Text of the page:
If the tumor cells appear aggressive under the microscope and the pathologist determines that the cancer is high grade, it is more likely to return or worsen. In these cases, further treatment to keep the cancer from returning or worsening is required. Most often, patients with high-grade NMIBC receive intravesical (inside the bladder) treatments. Bacillus Calmette-Guérin (BCG) is an early form of immunotherapy that uses a weakened form of bacteria. When these bacteria are put into the bladder, the immune system goes on alert. It responds by killing cancer cells on the bladder lining. Though BCG is very effective, it doesn’t work for all tumors. If BCG doesn’t work to treat your cancer, your doctor will talk to you about other options, such as Mitomycin C, an antibiotic that helps fight tumors.

When bladder cancer grows into the deeper layers of the bladder (MIBC), it is harder to treat. In some cases, a urologist may suggest surgery to remove your bladder. This is called radical cystectomy. Removing the bladder also involves removing lymph nodes around the organ. A pathologist checks the results. As part of the surgery, it will be necessary to create a new way for urine to leave your body, and this is called a urinary diversion.

Systemic chemotherapy refers to medicine that treats cancer throughout the whole body. Neoadjuvant chemotherapy is the term for chemotherapy people get before bladder removal surgery. Clinical trials have shown that cisplatin chemotherapy before bladder removal improves survival for people with MIBC because it helps kill bladder cancer cells that may be outside the bladder. Adjuvant chemotherapy is the term for chemotherapy people get after surgery.

Recently approved targeted therapies can block the growth and spread of cancer. They focus on stopping the cancer-driving activity caused by specific genetic mutations that are found in some bladder cancers.

Some patients may benefit from combined modality therapy — using surgery to remove the tumor, plus chemo- therapy and radiation to help kill the cancer while keep- ing the bladder intact. This option can be used for some patients who are ineligible for bladder removal surgery. Those with advanced or metastatic disease may benefit from chemotherapy and a variety of immunotherapies that can help the body fight off the cancer.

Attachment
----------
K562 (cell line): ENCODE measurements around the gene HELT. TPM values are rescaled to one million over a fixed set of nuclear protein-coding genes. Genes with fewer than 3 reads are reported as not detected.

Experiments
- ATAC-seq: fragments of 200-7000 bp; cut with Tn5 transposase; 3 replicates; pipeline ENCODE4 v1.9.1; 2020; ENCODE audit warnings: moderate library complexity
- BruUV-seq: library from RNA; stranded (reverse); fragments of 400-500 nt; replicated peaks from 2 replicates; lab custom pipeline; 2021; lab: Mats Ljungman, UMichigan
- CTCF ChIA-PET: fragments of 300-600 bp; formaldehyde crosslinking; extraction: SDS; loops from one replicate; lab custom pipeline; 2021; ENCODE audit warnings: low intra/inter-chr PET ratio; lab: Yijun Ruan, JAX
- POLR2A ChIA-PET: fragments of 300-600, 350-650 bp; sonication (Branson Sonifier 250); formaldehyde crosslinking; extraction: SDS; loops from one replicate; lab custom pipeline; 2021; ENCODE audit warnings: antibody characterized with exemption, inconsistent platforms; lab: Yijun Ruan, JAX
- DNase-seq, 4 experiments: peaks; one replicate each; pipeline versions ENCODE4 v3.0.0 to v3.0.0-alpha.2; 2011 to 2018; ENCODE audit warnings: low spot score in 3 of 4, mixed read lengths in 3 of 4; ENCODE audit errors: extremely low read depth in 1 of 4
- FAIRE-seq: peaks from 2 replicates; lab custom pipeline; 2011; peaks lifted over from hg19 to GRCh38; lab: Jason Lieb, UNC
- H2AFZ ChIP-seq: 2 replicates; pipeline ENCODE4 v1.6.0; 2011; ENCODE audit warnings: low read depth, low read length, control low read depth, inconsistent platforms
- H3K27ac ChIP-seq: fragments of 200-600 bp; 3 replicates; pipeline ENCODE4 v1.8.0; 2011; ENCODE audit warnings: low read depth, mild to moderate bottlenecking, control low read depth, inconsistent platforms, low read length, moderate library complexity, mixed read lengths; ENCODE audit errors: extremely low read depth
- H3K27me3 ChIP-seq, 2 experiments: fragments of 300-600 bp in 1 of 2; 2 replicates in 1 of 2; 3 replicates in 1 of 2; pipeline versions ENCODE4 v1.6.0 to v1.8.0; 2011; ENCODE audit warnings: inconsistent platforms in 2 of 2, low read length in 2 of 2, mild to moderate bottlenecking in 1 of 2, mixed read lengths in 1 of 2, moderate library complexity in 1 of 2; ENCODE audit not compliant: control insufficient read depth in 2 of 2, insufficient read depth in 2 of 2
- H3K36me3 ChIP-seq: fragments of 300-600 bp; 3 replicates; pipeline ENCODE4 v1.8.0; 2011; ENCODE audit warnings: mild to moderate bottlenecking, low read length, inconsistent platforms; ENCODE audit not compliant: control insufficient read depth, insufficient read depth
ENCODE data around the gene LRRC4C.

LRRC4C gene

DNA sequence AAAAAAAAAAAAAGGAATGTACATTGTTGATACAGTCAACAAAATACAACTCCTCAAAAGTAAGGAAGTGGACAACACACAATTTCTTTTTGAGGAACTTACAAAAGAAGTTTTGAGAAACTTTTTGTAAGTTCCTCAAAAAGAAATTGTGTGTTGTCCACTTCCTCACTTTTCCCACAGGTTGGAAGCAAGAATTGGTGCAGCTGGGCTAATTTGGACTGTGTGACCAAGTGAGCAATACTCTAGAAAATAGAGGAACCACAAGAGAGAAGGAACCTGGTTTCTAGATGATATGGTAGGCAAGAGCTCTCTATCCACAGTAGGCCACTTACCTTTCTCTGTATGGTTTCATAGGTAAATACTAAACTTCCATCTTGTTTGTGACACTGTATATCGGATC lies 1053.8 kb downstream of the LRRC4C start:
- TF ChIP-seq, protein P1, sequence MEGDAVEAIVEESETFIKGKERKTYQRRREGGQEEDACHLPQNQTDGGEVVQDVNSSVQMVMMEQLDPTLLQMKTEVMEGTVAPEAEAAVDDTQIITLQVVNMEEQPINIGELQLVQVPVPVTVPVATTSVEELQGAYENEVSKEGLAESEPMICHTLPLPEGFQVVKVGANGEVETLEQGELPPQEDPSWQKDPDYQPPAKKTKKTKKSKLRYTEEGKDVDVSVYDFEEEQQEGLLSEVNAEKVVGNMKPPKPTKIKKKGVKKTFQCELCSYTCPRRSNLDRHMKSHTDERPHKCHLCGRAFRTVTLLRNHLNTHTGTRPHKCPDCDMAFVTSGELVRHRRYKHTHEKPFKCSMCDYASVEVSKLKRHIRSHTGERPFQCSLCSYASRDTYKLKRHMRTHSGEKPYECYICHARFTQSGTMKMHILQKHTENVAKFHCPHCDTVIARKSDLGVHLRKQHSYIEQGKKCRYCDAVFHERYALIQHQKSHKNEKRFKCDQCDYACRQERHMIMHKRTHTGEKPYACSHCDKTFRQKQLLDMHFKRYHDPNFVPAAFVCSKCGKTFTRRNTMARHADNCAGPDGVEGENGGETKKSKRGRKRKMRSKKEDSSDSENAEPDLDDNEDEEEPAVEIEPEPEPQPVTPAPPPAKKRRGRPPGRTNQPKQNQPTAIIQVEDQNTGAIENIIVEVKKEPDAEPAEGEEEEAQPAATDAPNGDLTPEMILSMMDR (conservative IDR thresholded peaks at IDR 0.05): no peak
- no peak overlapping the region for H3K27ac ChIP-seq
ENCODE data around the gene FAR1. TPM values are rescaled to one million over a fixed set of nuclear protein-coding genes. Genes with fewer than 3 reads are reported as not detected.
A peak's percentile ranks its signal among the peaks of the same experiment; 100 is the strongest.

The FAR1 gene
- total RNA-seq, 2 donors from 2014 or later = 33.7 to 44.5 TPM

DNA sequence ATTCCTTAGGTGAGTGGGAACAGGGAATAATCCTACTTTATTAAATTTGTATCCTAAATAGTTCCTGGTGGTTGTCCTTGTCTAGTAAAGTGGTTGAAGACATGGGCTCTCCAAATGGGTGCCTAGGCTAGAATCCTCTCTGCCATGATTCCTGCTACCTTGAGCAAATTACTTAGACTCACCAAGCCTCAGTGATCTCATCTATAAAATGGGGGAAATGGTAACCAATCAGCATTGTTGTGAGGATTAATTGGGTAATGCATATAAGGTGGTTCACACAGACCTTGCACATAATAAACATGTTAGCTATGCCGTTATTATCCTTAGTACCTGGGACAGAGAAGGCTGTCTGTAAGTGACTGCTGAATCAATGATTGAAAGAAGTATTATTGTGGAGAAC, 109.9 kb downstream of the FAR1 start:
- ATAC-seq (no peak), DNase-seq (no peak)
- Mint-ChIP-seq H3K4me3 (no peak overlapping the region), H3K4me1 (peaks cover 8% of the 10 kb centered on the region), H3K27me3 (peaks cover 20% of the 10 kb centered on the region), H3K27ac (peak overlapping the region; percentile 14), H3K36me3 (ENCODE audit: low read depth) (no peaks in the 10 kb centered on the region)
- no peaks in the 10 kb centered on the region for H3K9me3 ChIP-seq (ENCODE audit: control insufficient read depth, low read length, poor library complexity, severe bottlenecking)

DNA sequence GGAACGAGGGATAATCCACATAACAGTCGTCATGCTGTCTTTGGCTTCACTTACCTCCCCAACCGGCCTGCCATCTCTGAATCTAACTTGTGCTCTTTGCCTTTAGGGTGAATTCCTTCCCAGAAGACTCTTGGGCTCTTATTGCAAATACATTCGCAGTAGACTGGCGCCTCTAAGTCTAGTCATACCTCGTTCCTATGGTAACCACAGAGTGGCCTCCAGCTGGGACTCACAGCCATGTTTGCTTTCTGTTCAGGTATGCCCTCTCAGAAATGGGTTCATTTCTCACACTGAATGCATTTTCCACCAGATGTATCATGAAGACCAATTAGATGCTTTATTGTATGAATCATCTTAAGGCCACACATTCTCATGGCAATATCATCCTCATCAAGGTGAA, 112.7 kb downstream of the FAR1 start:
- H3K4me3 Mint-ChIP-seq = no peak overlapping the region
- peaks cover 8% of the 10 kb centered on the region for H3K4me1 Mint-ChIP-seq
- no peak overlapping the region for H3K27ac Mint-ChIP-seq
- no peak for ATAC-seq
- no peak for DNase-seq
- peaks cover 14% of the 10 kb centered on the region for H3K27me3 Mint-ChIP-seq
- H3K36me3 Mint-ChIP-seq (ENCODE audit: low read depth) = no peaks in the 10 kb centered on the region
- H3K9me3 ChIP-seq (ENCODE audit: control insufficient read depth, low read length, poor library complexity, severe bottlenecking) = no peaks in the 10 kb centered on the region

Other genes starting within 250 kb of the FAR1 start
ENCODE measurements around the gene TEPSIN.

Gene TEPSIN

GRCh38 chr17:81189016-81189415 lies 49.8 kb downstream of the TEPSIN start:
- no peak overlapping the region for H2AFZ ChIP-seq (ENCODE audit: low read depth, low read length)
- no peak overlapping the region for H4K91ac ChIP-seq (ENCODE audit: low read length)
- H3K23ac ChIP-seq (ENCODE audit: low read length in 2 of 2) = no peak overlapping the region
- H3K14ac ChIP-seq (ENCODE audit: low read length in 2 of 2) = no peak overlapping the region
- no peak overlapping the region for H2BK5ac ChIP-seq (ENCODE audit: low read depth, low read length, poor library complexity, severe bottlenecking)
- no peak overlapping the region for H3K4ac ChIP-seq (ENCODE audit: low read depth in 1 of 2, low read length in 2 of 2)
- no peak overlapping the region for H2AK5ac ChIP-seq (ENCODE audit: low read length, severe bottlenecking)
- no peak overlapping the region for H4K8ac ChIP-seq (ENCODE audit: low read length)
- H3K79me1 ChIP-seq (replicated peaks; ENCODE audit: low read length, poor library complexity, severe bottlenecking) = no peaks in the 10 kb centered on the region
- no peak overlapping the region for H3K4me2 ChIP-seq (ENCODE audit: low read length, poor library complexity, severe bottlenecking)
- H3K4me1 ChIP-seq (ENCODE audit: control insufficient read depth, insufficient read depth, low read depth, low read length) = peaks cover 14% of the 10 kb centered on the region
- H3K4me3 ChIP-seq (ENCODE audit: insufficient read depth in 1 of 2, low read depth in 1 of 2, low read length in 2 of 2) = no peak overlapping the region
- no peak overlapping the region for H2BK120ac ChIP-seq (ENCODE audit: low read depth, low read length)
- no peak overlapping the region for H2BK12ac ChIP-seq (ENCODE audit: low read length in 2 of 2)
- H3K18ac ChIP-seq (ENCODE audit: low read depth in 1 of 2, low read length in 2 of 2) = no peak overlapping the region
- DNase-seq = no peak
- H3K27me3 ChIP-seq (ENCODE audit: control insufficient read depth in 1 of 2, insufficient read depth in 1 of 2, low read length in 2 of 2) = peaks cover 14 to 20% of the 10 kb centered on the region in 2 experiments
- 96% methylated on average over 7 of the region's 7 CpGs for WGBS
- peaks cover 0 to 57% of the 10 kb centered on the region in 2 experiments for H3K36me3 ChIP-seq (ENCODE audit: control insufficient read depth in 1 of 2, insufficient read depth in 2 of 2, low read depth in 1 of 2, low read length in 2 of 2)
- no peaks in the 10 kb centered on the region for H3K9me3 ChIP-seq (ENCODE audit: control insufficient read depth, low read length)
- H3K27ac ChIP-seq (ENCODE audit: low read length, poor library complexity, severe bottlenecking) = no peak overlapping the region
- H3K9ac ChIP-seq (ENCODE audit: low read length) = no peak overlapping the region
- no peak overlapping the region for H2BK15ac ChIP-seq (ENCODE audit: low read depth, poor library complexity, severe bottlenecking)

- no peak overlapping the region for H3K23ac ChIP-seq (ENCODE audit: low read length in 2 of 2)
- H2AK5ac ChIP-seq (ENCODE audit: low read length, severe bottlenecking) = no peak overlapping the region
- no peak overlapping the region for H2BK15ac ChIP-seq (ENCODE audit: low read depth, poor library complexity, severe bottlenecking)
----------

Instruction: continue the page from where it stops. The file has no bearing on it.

Though a bladder cancer diagnosis is scary, there are many talented researchers and clinicians working to improve the diagnosis and treatment of the disease. Clinical trials are an essential part of bladder cancer research. They may provide treatment alternatives to patients who have not had success with standard and approved therapies. To learn more and find a trial in your state, visit


Each of the treatments for bladder cancer has potential side effects. Some, such as systemic chemotherapy, are well known because they are similar across all cancers (hair loss, nausea, fatigue and infections). Others are related to surgeries (bleeding, catherization and continence issues). The newer immunotherapy treatments approved for bladder cancer can offer great promise to patients, but side effects such as diarrhea or nausea can be signs of life-threatening reactions when using these drugs. All these possibilities should be discussed with the medical team and considered carefully before treatment options are selected.


Bladder cancer has a high rate of recurrence, which implies the need for regular surveillance with cystoscopy over the course of a patient’s lifetime. What happens after treatment? The main goal is to be free of bladder cancer. But you must also manage the possible side effects of treatment. For some, the new normal after bladder removal surgery is adjusting to life with a urinary diversion. It’s normal to have lots of questions and feelings. Ask for help! Always feel good about talking with your health care team about any issues or questions you have. If your team can’t help, they can usually find someone who can.


To learn more, visit or seek a free print or electronic copy of BCAN’s Bladder Cancer Basics handbook or the new Tips for Caregivers by visiting or call 301-215-9099.